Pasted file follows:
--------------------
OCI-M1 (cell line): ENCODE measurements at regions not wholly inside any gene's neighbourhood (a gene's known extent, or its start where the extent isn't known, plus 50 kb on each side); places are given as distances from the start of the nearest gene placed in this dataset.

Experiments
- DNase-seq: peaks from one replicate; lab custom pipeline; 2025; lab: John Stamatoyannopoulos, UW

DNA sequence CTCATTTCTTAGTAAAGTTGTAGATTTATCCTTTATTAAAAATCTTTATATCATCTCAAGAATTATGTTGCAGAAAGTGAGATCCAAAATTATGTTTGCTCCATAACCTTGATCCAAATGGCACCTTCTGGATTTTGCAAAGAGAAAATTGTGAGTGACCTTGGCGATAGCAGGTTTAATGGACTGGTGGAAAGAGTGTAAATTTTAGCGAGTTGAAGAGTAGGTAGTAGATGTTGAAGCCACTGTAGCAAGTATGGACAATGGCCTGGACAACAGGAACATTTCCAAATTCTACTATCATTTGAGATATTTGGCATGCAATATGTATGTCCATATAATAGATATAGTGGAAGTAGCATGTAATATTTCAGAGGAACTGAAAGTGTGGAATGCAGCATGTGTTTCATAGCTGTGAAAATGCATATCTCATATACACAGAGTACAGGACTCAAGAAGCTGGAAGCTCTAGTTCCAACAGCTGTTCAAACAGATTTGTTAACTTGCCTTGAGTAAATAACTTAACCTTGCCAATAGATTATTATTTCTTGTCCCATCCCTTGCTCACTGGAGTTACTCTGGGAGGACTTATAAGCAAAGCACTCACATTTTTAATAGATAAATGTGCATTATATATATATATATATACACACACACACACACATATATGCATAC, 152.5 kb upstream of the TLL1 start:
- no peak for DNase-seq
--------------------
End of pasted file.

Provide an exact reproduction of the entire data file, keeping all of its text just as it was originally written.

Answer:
OCI-M1 (cell line): ENCODE measurements at regions not wholly inside any gene's neighbourhood (a gene's known extent, or its start where the extent isn't known, plus 50 kb on each side); places are given as distances from the start of the nearest gene placed in this dataset.

Experiments
- DNase-seq: peaks from one replicate; lab custom pipeline; 2025; lab: John Stamatoyannopoulos, UW

DNA sequence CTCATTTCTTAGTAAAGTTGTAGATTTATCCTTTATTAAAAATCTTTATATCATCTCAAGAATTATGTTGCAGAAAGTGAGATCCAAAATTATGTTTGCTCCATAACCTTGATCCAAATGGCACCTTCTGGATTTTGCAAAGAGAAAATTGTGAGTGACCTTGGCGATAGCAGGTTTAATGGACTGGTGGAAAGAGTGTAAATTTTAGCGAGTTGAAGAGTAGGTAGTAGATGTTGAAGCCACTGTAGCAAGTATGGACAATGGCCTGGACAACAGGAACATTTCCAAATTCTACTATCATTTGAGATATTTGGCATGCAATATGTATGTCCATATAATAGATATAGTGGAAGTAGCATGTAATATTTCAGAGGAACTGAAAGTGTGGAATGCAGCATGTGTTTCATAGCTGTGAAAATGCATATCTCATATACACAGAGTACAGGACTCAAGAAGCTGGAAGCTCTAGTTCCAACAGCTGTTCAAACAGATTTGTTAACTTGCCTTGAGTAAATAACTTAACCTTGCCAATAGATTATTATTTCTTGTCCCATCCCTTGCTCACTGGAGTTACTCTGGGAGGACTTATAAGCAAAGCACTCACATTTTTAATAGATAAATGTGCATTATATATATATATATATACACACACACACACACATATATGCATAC, 152.5 kb upstream of the TLL1 start:
- no peak for DNase-seq